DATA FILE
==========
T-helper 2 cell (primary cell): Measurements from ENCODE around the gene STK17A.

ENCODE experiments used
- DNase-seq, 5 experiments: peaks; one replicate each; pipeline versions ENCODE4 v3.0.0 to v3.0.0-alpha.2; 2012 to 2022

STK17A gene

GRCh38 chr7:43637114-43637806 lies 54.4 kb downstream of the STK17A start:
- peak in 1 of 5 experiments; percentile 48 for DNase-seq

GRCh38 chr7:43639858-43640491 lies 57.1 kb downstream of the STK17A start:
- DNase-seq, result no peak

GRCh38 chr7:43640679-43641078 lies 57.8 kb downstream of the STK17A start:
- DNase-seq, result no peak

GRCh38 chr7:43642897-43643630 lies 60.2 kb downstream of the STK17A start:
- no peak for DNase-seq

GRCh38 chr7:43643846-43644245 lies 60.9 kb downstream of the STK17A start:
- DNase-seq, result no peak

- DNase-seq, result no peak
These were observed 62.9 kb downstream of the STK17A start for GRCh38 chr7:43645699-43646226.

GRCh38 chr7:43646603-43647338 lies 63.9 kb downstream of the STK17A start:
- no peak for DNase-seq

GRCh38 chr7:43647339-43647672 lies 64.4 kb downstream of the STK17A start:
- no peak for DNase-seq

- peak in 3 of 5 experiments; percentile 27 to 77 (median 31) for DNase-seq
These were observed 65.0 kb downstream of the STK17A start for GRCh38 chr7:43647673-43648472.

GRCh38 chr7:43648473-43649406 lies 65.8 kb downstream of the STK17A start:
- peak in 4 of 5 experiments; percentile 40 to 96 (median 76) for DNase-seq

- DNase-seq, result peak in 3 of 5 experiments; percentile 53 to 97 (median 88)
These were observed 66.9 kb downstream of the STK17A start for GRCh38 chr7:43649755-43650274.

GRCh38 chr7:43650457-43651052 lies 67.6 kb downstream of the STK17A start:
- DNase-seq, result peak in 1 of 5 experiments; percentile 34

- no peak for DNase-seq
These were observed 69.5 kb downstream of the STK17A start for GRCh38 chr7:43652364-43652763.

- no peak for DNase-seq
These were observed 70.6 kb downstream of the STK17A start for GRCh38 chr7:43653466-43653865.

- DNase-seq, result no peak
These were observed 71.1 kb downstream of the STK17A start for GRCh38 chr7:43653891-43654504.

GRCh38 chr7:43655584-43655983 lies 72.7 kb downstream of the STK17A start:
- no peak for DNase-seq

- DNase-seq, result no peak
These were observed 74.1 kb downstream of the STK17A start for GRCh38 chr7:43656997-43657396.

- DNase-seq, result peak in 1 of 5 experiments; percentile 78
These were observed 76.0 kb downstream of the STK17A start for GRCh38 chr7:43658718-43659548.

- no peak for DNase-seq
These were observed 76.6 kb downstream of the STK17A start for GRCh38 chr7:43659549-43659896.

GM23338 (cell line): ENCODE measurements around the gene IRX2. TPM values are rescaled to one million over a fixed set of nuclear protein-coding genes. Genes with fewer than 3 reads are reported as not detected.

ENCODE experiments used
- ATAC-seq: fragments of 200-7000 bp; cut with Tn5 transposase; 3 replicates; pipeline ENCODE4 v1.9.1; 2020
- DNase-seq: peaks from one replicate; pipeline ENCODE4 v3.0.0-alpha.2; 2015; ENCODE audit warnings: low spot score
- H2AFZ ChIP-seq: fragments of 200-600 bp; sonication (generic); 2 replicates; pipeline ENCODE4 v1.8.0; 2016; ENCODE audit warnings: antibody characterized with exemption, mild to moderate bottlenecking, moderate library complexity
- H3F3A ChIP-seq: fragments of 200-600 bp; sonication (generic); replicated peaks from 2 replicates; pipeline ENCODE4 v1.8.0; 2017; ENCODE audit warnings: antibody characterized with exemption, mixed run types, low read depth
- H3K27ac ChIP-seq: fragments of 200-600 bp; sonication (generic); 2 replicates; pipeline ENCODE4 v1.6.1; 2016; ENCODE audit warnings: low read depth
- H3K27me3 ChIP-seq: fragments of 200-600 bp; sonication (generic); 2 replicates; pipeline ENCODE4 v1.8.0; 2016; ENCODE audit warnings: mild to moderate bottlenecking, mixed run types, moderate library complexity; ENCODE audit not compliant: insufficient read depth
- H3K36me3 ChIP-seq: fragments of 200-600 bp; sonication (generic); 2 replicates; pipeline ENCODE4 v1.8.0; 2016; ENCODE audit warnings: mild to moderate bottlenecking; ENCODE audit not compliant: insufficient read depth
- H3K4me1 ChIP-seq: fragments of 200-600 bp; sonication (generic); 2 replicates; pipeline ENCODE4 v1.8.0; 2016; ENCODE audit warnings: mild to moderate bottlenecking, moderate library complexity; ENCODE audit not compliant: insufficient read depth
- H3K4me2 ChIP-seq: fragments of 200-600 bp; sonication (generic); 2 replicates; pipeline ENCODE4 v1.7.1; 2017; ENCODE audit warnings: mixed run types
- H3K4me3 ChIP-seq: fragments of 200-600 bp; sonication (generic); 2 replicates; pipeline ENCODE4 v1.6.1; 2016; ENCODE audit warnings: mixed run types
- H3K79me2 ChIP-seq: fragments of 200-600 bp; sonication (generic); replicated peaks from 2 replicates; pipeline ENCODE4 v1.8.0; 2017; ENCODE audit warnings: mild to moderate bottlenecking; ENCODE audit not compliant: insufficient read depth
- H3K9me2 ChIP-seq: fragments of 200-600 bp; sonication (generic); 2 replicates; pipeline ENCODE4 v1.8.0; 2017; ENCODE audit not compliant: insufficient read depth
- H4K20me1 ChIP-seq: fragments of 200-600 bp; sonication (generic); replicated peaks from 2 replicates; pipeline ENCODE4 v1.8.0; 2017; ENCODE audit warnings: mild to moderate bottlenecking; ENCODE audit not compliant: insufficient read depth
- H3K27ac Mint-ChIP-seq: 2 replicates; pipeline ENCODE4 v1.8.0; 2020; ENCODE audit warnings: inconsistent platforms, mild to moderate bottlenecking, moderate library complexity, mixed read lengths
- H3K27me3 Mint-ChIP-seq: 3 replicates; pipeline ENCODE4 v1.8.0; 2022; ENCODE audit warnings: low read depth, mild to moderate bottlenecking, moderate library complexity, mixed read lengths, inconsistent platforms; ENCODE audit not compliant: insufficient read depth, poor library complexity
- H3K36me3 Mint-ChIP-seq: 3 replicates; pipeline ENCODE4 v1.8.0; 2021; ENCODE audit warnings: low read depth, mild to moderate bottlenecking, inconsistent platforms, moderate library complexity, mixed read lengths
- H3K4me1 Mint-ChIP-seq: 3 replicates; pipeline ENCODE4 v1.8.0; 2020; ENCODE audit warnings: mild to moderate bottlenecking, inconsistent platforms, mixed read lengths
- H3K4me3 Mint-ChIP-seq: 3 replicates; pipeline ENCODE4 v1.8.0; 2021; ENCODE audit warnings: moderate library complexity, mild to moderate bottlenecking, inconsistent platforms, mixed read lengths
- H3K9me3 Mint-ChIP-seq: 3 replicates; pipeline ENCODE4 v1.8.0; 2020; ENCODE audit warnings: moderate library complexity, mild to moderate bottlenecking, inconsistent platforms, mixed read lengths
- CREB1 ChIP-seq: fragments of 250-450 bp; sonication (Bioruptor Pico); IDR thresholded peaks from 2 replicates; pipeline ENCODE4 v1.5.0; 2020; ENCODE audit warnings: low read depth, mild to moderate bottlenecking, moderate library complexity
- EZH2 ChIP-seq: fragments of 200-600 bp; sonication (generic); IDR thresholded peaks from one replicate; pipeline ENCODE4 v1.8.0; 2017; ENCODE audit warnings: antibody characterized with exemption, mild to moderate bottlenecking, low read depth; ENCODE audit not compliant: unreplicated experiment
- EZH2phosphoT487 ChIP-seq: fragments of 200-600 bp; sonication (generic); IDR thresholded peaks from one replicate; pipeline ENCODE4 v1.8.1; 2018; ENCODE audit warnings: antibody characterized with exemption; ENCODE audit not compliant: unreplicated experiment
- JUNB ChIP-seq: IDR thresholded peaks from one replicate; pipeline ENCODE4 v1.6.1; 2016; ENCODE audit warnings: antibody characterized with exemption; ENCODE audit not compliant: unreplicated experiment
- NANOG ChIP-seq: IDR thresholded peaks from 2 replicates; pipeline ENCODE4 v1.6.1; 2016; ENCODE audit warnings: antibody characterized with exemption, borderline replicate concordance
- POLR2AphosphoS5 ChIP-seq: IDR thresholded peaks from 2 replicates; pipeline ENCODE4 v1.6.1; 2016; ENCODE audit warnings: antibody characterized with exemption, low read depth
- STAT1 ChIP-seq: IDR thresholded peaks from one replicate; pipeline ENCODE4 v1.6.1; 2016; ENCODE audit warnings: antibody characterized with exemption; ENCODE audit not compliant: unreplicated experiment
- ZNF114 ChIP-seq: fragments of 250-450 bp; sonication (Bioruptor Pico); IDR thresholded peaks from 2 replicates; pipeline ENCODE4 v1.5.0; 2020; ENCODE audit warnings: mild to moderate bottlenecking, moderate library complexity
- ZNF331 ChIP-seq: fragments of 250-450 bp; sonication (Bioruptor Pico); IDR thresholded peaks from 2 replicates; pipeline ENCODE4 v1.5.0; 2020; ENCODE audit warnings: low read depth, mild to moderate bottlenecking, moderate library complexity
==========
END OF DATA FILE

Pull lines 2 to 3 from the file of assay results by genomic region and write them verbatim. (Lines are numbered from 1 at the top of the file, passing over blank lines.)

ENCODE experiments used
- DNase-seq, 5 experiments: peaks; one replicate each; pipeline versions ENCODE4 v3.0.0 to v3.0.0-alpha.2; 2012 to 2022